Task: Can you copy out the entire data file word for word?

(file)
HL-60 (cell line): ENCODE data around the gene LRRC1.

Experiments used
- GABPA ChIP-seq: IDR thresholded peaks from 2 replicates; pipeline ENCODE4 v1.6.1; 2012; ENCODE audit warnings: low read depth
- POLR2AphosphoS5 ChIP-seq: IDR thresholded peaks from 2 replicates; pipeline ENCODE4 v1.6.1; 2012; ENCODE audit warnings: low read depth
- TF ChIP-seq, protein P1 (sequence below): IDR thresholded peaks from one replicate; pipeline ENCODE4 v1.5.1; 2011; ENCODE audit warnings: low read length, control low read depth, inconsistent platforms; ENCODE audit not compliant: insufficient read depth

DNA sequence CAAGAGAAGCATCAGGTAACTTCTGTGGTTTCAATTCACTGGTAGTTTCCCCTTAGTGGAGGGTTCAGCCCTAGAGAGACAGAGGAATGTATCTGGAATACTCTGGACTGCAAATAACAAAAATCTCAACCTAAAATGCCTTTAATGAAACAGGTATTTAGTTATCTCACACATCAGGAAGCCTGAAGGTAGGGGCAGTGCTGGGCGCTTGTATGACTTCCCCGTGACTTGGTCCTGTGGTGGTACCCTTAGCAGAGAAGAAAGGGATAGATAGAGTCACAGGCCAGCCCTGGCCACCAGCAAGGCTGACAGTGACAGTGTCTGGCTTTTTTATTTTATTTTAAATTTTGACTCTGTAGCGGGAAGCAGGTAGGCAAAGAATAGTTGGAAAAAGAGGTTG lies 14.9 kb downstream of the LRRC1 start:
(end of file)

HL-60 (cell line): ENCODE data around the gene LRRC1.

Experiments used
- GABPA ChIP-seq: IDR thresholded peaks from 2 replicates; pipeline ENCODE4 v1.6.1; 2012; ENCODE audit warnings: low read depth
- POLR2AphosphoS5 ChIP-seq: IDR thresholded peaks from 2 replicates; pipeline ENCODE4 v1.6.1; 2012; ENCODE audit warnings: low read depth
- TF ChIP-seq, protein P1 (sequence below): IDR thresholded peaks from one replicate; pipeline ENCODE4 v1.5.1; 2011; ENCODE audit warnings: low read length, control low read depth, inconsistent platforms; ENCODE audit not compliant: insufficient read depth

DNA sequence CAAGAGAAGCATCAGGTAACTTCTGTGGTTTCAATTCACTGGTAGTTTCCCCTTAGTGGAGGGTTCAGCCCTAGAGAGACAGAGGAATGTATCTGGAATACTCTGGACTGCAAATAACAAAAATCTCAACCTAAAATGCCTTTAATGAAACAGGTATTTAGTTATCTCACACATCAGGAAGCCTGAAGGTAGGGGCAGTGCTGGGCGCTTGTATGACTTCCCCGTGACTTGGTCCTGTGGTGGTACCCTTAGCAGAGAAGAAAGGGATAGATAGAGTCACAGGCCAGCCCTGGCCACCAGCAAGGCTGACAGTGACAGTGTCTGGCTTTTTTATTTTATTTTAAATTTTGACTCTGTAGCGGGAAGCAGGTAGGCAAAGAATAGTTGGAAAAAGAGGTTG lies 14.9 kb downstream of the LRRC1 start: